As it tries to recover investors’ money in Rs 5,600-crore NSEL fraud, the government is considering a proposal to revamp the board of the crisis-hit exchange’s parent firm, Financial Technologies (FTIL).
The Corporate Affairs Ministry, which last week ordered merger of National Spot Exchange (NSEL) with FTIL, will also soon begin an exercise to re-assess the compensation amounts due to be paid to over 13,000 investors at NSEL.
Sources said the government is looking at the possibility of replacing the FTIL board, either fully or partially, to fast-track the recovery process and the subsequent repayment to the aggrieved investors.
These proposals are being considered after taking into account suggestions made by the commodity sector regulator FMC (Forward Markets Commission) and other government departments, sources said, but did not share further details.
This is the first time that the Ministry has invoked a clause in the Companies Act for a forced merger in the private sector due to “public interest”, while a takeover of FTIL board, if it happens, would be the first such development since the Satyam case in 2009.
In Satyam matter, the scandal-hit IT firm was later sold to Tech Mahindra through a government-monitored auction.
Post merger, FTIL would take over all the liabilities of NSEL, including payments due to be paid to investors and others to help in repayment process.
Soon after the government’s amalgamation order on October 21, FTIL had said in a brief statement that it “is taking appropriate steps in the matter in consultation with the legal Counsel of the company”.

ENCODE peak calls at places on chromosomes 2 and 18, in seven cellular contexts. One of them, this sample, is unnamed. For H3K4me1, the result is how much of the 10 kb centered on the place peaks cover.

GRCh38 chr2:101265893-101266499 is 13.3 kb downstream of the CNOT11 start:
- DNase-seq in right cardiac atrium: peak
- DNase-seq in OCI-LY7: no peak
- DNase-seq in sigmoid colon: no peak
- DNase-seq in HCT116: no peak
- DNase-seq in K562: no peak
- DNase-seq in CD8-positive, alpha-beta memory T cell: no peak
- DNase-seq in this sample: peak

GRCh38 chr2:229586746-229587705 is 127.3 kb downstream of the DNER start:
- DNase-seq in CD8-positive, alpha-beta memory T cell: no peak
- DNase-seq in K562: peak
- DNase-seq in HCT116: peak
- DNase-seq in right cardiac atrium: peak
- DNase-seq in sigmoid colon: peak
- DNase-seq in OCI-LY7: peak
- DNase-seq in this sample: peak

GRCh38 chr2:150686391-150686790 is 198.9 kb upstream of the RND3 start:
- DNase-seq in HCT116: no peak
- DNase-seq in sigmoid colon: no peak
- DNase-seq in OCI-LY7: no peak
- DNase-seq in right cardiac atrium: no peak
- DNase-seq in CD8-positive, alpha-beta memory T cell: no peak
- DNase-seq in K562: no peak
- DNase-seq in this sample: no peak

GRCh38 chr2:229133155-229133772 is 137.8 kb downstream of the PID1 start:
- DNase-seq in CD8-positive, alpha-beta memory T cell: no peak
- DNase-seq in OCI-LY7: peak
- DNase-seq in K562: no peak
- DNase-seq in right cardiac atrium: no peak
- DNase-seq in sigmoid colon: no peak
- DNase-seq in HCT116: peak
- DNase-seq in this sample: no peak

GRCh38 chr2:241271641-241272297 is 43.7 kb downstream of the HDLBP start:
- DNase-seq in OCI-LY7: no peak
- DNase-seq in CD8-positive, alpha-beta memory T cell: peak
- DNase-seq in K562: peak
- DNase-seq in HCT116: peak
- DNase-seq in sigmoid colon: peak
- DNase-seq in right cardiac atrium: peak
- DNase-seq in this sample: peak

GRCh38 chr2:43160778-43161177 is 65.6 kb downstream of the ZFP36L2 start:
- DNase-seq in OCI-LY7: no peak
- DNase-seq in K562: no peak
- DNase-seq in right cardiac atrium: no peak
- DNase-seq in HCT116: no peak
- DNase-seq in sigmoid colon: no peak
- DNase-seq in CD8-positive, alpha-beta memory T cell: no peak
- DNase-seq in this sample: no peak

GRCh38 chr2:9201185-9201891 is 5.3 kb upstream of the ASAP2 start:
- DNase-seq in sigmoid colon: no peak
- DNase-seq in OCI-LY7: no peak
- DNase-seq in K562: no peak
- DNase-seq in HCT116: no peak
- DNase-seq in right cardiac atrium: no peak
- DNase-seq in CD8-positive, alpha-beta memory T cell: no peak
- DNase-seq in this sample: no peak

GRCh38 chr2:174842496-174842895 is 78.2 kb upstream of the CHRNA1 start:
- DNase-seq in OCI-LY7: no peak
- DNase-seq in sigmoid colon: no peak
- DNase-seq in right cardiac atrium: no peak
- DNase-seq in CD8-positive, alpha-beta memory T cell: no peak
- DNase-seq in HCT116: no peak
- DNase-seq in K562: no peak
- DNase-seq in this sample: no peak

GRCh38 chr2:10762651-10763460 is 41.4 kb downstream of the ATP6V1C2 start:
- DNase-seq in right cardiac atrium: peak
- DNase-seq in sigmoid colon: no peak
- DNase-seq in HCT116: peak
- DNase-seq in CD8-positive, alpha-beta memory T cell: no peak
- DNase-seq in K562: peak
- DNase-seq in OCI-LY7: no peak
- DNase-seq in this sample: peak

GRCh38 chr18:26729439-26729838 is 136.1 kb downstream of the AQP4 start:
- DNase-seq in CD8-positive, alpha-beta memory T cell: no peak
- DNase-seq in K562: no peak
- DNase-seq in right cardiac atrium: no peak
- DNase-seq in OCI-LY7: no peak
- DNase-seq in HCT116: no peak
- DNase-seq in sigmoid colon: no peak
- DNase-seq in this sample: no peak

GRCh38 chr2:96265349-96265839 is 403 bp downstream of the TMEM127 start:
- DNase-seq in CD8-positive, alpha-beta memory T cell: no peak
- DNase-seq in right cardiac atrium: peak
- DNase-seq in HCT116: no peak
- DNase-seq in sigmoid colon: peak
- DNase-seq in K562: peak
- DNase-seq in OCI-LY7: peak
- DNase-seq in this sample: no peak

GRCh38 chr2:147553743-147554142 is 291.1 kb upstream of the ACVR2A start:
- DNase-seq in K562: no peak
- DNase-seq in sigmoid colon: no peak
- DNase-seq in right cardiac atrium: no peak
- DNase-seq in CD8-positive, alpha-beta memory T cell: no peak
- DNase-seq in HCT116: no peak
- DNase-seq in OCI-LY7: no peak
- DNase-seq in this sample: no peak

FTIL did not comment on the proposal for making changes to its board. The merger of NSEL with FTIL will itself fructify after taking into account submissions and objections, if any, by the shareholders and creditors of the two firms.
For assessing the compensation amount to be given to affected investors, a chartered accountant entity might be appointed soon by the government.
Sources close to the FTIL group, however, said that the present matter was different from the Satyam case on various counts. The erstwhile IT firm’s promoter Ramalinga Raju had confessed to the regulator of his wrongdoings, while Jignesh Shah has been consistently denying any wrongdoing and the matter of his culpability was sub-judice.
The Ministry’s decision comes more than a year after the payment scam at NSEL came into light in July 2013. The move has been initiated taking into consideration “essential public interest” as the exchange is “not left with any viable, sustainable business while FTIL has necessary resources to facilitate speedy recovery of dues”.
So far, the crisis-hit spot exchange has managed to recover only little over Rs 360 crore dues from defaulters, a part of which has been disbursed and the rest is in an escrow account. Funds worth about Rs 5,300 crore are yet to be recovered for subsequent payment to affected investors.